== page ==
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  • br Results and discussion br Conclusions In summary we


    Results and discussion
    Conclusions In summary, we generated analogues of the hit compounds 1–3, studied their structure–activity relationships, and created a series of highly potent GPR55 agonists. The most potent agonists among the series were 17a-b, 17e, 17g and 17l with EC50 values below 10 nM. The hit compounds 1–3 were further modified by varying the sulfonamide moiety and keeping the biphenyl carboxamide moiety intact. Overall, the N-aryl substituted sulfonamides proved to be the most potent compounds. In addition, the N-alkyl substitution was well tolerated as illustrated by the compounds 2–4, 17o and 17p. However, compounds 3 and 4 having small aliphatic sulfonamide moieties were weakly interacting with other endocannabinoid targets. Compound 3 weakly activated CB1 receptor and inhibited FAAH, whereas Boc-MLF australia 4 just weakly inhibited FAAH. All designed analogues 17a-p were selective for GPR55 over the other tested targets. The GPR55 activity of the ligands was evaluated using a β-arrestin screen at a fixed concentration (10 μM) or changes in intracellular calcium levels to generate concentration-response data. The latter responses are predominantly mediated by the Gα12/13 pathway.29 The results generated using these two approaches were generally in good agreement, however modest differences were observed, for example with 1 (119%, EC50 = 11.9 nM) and 3 (103%, EC50 = 76.2 nM) with some which may indicate agonist biased signalling favouring either Gα12/13 or β-arrestin outputs.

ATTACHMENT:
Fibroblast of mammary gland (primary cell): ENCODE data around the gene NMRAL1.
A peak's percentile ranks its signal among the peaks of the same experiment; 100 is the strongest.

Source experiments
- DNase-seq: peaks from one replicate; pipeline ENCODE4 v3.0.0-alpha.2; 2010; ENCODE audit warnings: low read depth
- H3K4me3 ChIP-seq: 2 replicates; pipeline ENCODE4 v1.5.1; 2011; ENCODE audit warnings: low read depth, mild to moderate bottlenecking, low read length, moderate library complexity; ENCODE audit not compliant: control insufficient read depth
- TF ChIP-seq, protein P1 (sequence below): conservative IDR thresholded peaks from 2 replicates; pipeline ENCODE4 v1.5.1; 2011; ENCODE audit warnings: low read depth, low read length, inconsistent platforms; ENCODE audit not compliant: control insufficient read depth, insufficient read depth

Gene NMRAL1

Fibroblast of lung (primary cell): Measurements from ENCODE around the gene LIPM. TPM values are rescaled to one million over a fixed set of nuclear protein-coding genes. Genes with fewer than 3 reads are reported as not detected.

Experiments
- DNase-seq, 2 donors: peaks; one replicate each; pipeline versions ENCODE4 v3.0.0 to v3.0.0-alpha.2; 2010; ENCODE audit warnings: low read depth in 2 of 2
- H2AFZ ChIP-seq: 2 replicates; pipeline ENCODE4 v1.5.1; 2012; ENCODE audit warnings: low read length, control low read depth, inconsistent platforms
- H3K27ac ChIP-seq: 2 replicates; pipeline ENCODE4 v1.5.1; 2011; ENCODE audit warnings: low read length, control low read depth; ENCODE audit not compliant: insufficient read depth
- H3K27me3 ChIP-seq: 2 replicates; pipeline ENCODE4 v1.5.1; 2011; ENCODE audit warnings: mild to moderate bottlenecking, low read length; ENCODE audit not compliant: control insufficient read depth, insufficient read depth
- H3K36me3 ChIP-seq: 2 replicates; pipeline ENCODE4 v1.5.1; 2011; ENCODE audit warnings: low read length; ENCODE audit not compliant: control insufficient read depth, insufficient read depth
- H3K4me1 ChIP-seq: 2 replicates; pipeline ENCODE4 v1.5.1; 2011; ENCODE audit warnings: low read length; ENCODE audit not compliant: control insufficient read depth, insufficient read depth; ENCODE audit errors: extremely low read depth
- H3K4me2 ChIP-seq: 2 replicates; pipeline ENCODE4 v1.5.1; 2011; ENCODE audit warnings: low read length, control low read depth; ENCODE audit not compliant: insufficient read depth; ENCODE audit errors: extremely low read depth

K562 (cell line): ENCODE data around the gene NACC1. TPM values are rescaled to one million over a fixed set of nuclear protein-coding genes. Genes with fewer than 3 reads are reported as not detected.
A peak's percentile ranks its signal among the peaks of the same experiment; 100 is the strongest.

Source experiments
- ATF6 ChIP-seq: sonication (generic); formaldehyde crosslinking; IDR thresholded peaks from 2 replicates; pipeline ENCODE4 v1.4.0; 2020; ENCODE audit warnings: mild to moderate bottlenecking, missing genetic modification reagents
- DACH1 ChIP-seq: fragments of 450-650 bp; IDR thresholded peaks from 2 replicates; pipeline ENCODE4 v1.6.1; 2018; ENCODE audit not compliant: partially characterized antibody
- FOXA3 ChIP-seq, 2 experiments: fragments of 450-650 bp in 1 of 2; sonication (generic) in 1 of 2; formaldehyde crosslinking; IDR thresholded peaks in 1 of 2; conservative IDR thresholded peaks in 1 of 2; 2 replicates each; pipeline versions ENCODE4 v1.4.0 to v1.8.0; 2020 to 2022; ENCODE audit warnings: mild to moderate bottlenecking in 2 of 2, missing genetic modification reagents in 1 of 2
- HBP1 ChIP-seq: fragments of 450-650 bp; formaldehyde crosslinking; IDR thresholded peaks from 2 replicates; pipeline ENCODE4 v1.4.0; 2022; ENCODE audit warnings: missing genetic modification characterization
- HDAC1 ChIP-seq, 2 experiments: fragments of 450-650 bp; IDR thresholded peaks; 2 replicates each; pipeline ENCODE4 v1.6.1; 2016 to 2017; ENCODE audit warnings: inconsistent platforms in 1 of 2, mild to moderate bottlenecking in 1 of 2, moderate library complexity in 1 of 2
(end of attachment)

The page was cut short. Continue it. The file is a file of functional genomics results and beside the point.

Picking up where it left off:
Experimental section
    Acknowledgements This work was supported by the Academy of Finland (decision nos. 128056, 127653 and 139620), Biocenter Finland/DDCB, the National Graduate School of Organic Chemistry and Chemical Biology, and the Carnegie Trust (Scotland). The authors are grateful to Tiina Koivunen, Miia Reponen, Satu Marttila, and Helly Rissanen for technical assistance. The molecular modelling part was developed using the equipment purchased within the project “The equipment of innovative laboratories doing research on new medicines used in the therapy of civilization and neoplastic diseases” within the Operational Program Development of Eastern Poland 2007–2013, Priority Axis I modern Economy, operations I.3 Innovation promotion. The research was partially performed during the postdoctoral fellowship of Agnieszka A. Kaczor at University of Eastern Finland, Kuopio, Finland under Marie Curie fellowship. Calculations were partially performed under a computational grant by Interdisciplinary Center for Mathematical and Computational Modeling (ICM), Warsaw, Poland, grant number G30-18 and under resources and licenses from CSC, Finland.
    Several G protein-coupled receptors (GPCRs) have been identified that might have a role in the pathophysiology associated with obesity . Much research has focussed on the endocannabinoid system, because of its ability to modulate energy balance (reviewed in , ). A putative GPCR associated with the endocannabinoid system is GPR55 . This receptor might have a role in obesity by acting on peripheral metabolically active tissues, although little is known about the cell signalling pathways initiated by this receptor either under normal conditions or in disease. The endocannabinoid system as a pharmacological target for obesity The prevalence of obesity is increasing at epidemic rates worldwide [5]. The endocannabinoid system is a lipid-derived signalling system [2], which is overactive in the obese state 6, 7. The endocannabinoid system comprises at least two types of GPCR: cannabinoid receptor 1 (CB1) [8] and cannabinoid receptor 2 (CB2) [9]. CB1 and CB2 are expressed in several organs throughout the body, where they have been shown to be involved in regulating energy homeostasis [6]. Modulation of these receptors occurs via ligands known as ‘endocannabinoids’, including anandamide (AEA) and 2-arachidonoyl glycerol (2-AG) [2]. The endocannabinoid system is responsible, in part, for the regulation of energy homeostasis, both centrally and peripherally via activation of cell-specific signalling pathways [6].